All in all, I wasn’t having that good of a first day. Bad pizza, struggling to adjust to living with teenagers, oh gosh.
And it got worse.
It got worse because my wheelchair ran out of battery power. I remember being confined to the wall of the dining hall as my wheelchair was powering up near a power outlet, and trying to figure out what to do. All I could do was just watch all the other campers have fun.
So, the first day ended pretty badly.
But, I knew something good would be coming soon.
It’s Frost Valley, for goodness’ sake!
Days 2 and 4 ( 4 actually could be 6 or 7 because of PAC/Windsong’s hike), Session 2, PAC/Windsong
This counted as the official first day of camp.
Day 1 counted as sort of a welcoming for everyone.
My wheelchair had full battery that day!
Every once in a while, I would go up to people and say “Hi!”, but that’s all I really did. I was new to this atmosphere, there was no one I knew from last year, so it was really hard to make friends and start conversations.
The entire day went on like this.
Though, I had something to look forward too. Devotion, or “Devo”.
It’s where your village/cabin comes together and either there’s a question that’s asked or an activity or a discussion that takes place and you answer it. Devotion can get personal (most of the time it does), and through that activity, you get to bond with the people around you and start friendships. Not just friendships. Best friendships.
I knew that Devotion would be coming soon. Therefore, all I had to do was wait a little bit longer.
I remember asking one of my counselors if we were going to have Devotion, or not.
1. He said yes!
2. It was going to be with Windsong, too!
(Windsong is PAC’s FANTASTIC, BEAUTIFUL, HANDS DOWN GREAT sister village.)
3. It was “Cross The Line” Devotion (it was an activity in which you cross a line in the middle of a room if one of the counselors says an event or a trait that applies/applied to you.)
I felt this load come off of my mind and heart, It was great! FINALLY, DEVOTION!!! I had something to give me hope and to look forward to.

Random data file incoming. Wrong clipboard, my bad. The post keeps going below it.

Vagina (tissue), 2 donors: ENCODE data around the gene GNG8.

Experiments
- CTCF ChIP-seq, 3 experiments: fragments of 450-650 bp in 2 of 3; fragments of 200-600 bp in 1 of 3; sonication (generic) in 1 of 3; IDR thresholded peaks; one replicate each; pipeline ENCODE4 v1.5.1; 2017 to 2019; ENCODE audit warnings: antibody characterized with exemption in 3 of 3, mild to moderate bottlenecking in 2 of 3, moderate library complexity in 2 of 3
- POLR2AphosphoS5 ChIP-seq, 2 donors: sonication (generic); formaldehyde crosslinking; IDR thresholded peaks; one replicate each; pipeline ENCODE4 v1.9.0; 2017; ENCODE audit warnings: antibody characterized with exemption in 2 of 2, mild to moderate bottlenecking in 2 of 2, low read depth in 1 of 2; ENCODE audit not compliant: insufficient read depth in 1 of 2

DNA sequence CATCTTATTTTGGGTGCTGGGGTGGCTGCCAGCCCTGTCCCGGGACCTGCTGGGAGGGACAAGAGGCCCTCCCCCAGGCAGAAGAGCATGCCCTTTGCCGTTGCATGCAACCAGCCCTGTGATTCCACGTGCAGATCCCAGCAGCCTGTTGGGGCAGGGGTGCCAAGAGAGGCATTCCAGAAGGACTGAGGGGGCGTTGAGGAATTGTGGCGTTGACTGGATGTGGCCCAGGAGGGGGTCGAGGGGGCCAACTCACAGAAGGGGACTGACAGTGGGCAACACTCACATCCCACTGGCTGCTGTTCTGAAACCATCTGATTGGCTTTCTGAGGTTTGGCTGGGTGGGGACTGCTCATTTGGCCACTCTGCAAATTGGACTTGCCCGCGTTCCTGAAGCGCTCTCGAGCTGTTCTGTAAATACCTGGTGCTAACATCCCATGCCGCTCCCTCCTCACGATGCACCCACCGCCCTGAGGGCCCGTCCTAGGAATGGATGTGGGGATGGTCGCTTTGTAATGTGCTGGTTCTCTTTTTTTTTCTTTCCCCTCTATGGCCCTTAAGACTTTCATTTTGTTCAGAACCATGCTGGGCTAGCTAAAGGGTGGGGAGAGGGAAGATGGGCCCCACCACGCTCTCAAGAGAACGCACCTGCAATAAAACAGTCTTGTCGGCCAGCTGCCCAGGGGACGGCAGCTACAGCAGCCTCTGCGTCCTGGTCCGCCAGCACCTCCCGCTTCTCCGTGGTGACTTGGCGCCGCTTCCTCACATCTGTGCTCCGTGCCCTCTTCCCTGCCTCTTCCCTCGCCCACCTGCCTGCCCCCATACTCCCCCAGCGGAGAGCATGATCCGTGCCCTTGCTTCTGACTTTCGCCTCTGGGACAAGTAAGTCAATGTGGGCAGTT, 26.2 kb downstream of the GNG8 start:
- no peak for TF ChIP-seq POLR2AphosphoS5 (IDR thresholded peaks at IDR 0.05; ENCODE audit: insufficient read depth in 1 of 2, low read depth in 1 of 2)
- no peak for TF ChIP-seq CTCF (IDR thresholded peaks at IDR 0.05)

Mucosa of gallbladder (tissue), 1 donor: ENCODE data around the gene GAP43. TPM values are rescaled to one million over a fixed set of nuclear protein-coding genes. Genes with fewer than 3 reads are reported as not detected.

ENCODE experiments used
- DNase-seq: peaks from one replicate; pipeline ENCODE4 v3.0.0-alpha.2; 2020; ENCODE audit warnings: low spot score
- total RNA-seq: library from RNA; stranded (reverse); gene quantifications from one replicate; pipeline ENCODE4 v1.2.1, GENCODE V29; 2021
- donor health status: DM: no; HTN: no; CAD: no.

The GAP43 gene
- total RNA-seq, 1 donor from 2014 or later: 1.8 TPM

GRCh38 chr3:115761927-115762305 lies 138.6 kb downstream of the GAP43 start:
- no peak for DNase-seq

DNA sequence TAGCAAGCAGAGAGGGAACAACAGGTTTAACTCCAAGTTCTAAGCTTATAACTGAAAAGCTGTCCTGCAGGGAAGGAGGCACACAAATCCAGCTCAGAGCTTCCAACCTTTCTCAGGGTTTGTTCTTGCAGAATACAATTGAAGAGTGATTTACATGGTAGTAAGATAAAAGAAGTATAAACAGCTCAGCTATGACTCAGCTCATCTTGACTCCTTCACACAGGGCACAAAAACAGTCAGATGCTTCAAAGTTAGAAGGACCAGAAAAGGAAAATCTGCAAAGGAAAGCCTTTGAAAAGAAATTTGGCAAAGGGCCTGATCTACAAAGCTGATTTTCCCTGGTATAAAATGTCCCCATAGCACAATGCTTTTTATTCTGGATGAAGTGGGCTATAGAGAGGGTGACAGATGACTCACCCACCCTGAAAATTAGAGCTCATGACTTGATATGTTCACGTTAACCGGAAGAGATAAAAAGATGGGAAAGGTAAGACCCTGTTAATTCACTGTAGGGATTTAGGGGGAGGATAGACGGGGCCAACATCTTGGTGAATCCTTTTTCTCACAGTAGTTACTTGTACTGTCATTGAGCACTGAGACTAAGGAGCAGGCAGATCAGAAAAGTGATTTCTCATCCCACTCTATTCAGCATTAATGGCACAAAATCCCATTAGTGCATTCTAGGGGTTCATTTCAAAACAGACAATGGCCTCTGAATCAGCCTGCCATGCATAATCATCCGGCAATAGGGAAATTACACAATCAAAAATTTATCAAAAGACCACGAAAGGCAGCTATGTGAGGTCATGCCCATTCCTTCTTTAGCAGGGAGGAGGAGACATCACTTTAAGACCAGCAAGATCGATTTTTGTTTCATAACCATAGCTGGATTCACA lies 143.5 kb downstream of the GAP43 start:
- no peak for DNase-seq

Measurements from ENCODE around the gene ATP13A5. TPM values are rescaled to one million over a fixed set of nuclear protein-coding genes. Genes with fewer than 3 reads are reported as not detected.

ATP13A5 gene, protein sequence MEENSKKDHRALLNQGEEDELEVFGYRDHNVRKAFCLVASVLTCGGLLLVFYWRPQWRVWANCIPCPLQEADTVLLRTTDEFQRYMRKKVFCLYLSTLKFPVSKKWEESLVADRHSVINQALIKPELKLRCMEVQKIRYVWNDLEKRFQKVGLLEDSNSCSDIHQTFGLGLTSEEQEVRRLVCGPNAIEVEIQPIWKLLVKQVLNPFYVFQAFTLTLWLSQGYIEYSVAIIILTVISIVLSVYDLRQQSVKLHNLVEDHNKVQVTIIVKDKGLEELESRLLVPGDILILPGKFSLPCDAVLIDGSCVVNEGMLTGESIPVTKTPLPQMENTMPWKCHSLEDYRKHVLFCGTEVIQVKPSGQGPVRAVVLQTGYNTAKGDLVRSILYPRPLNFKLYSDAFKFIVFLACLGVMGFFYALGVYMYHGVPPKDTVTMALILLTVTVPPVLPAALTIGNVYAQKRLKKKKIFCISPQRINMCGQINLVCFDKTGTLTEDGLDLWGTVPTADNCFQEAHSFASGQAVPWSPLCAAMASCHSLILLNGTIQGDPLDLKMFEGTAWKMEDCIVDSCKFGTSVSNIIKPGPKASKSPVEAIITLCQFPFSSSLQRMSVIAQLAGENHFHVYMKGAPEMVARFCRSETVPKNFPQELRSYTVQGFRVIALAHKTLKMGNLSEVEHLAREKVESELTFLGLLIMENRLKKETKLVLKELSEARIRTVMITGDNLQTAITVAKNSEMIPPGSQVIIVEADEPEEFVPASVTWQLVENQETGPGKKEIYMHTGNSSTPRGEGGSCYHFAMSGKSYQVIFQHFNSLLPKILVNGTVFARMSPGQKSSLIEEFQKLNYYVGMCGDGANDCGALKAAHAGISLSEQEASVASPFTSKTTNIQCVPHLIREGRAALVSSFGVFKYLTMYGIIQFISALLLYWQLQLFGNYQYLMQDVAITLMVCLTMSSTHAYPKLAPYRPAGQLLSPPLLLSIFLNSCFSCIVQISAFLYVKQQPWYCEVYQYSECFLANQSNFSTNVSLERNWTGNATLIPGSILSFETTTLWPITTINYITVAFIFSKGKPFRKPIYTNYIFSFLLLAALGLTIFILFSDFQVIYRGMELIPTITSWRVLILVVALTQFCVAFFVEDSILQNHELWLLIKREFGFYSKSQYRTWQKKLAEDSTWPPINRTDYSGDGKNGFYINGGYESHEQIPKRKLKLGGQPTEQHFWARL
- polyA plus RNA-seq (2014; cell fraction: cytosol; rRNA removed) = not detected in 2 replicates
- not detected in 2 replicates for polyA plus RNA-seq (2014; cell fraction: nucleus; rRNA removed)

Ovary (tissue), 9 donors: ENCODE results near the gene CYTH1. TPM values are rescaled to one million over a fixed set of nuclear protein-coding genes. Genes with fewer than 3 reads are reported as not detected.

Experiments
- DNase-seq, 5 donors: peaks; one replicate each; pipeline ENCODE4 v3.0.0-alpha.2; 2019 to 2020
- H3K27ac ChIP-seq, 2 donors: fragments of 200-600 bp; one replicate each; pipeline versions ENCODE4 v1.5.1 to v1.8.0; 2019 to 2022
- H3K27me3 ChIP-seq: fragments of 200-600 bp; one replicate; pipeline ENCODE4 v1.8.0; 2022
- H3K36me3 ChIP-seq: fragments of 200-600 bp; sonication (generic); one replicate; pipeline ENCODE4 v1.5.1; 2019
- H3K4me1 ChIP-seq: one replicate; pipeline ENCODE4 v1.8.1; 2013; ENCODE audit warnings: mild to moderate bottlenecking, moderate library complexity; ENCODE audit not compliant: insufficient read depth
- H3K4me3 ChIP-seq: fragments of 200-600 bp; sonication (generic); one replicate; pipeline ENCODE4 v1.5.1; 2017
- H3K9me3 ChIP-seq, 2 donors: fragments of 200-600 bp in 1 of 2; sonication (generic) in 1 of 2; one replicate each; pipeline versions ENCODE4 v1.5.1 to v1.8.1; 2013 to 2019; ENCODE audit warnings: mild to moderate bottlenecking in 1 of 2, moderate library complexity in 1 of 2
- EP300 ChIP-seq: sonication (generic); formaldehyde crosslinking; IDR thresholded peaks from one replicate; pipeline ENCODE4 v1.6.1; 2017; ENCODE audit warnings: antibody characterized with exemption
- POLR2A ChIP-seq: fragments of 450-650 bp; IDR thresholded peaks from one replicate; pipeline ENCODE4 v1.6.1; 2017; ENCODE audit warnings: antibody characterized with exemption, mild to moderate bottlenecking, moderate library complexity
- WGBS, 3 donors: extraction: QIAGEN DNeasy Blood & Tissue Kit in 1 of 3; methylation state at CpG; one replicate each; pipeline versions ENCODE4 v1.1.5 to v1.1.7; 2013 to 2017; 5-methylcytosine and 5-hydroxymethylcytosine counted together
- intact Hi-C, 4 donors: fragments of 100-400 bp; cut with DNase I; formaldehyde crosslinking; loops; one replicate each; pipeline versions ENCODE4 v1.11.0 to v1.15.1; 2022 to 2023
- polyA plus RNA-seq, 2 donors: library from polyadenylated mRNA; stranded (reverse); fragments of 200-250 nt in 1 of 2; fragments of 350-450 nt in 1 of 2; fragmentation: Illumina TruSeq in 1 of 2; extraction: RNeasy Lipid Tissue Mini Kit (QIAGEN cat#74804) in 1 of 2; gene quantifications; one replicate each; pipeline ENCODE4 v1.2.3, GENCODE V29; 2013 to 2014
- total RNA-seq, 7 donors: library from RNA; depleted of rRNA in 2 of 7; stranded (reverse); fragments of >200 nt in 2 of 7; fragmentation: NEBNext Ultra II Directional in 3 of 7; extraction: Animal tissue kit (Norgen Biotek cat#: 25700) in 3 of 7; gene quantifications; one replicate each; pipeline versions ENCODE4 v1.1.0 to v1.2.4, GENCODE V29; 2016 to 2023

Over time, lunch and dinner passed (I got good food!!! 😊) It was then evening activity, and then, devotion.
For a moment, I had butterflies in my stomach. I actually still thought I wouldn’t make friends, and when I did, it would be just a fleeting moment.
I was thinking, "Maybe, I’m wrong. Maybe, I’ll just be alone, you know. I’m scared."
I was so wrong.
After Devotion, literally everyone in the room was crying and hugging each other because we realized that none of us are alone, and that all of us have our life’s challenges. It’s so beautiful to know that someone can relate to your struggle and that you have a shoulder to cry on.
That night, I learned something.
Life is strange and most of the time, you bond with people much more through pain than happiness. And through that pain, happiness comes.
Everything Up Until Vespers, Session 2
The day after CTL Devotion, people started talking to me!
Friendships bloomed between me and other people like sunflowers in the summer.
During this time, I learned and did SO much.
I actually took a gardening specialty (they said that you could eat some of the stuff in the garden. I immediately took that chance. 👍) and planted a heap of stuff. This class made me really happy because my wheelchair didn’t get in the way of what I was doing.